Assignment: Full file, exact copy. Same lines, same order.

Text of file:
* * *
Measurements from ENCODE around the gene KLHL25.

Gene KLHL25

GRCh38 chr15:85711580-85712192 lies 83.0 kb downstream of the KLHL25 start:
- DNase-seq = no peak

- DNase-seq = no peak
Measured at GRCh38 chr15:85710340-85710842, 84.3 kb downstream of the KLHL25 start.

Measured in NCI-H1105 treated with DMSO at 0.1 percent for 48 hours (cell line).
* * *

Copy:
Measurements from ENCODE around the gene KLHL25.

Gene KLHL25

GRCh38 chr15:85711580-85712192 lies 83.0 kb downstream of the KLHL25 start:
- DNase-seq = no peak

- DNase-seq = no peak
Measured at GRCh38 chr15:85710340-85710842, 84.3 kb downstream of the KLHL25 start.

Measured in NCI-H1105 treated with DMSO at 0.1 percent for 48 hours (cell line).